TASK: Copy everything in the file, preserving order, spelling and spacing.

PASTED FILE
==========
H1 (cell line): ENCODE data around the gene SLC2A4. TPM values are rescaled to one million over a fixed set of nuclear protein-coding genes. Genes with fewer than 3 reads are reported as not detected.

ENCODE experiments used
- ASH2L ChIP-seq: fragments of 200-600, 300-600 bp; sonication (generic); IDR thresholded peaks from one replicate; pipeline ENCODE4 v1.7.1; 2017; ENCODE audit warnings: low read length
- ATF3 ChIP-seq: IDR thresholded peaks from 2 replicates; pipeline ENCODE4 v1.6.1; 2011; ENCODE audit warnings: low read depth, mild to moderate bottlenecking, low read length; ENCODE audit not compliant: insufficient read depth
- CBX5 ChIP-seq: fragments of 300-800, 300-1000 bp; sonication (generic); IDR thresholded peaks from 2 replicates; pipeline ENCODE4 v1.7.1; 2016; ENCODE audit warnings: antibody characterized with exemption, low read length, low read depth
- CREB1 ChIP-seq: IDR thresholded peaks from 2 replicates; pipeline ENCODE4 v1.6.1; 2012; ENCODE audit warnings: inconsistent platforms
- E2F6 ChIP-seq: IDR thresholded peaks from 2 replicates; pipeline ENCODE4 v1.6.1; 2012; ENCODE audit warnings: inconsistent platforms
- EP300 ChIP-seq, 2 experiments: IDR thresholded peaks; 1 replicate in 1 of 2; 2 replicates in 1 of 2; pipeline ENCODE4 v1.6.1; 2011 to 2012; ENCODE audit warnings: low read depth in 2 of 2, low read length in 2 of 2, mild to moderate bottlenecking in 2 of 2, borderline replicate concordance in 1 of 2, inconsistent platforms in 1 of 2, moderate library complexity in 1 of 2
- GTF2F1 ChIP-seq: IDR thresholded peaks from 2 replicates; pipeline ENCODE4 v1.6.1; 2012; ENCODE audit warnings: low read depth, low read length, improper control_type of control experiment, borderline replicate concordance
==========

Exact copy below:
H1 (cell line): ENCODE data around the gene SLC2A4. TPM values are rescaled to one million over a fixed set of nuclear protein-coding genes. Genes with fewer than 3 reads are reported as not detected.

ENCODE experiments used
- ASH2L ChIP-seq: fragments of 200-600, 300-600 bp; sonication (generic); IDR thresholded peaks from one replicate; pipeline ENCODE4 v1.7.1; 2017; ENCODE audit warnings: low read length
- ATF3 ChIP-seq: IDR thresholded peaks from 2 replicates; pipeline ENCODE4 v1.6.1; 2011; ENCODE audit warnings: low read depth, mild to moderate bottlenecking, low read length; ENCODE audit not compliant: insufficient read depth
- CBX5 ChIP-seq: fragments of 300-800, 300-1000 bp; sonication (generic); IDR thresholded peaks from 2 replicates; pipeline ENCODE4 v1.7.1; 2016; ENCODE audit warnings: antibody characterized with exemption, low read length, low read depth
- CREB1 ChIP-seq: IDR thresholded peaks from 2 replicates; pipeline ENCODE4 v1.6.1; 2012; ENCODE audit warnings: inconsistent platforms
- E2F6 ChIP-seq: IDR thresholded peaks from 2 replicates; pipeline ENCODE4 v1.6.1; 2012; ENCODE audit warnings: inconsistent platforms
- EP300 ChIP-seq, 2 experiments: IDR thresholded peaks; 1 replicate in 1 of 2; 2 replicates in 1 of 2; pipeline ENCODE4 v1.6.1; 2011 to 2012; ENCODE audit warnings: low read depth in 2 of 2, low read length in 2 of 2, mild to moderate bottlenecking in 2 of 2, borderline replicate concordance in 1 of 2, inconsistent platforms in 1 of 2, moderate library complexity in 1 of 2
- GTF2F1 ChIP-seq: IDR thresholded peaks from 2 replicates; pipeline ENCODE4 v1.6.1; 2012; ENCODE audit warnings: low read depth, low read length, improper control_type of control experiment, borderline replicate concordance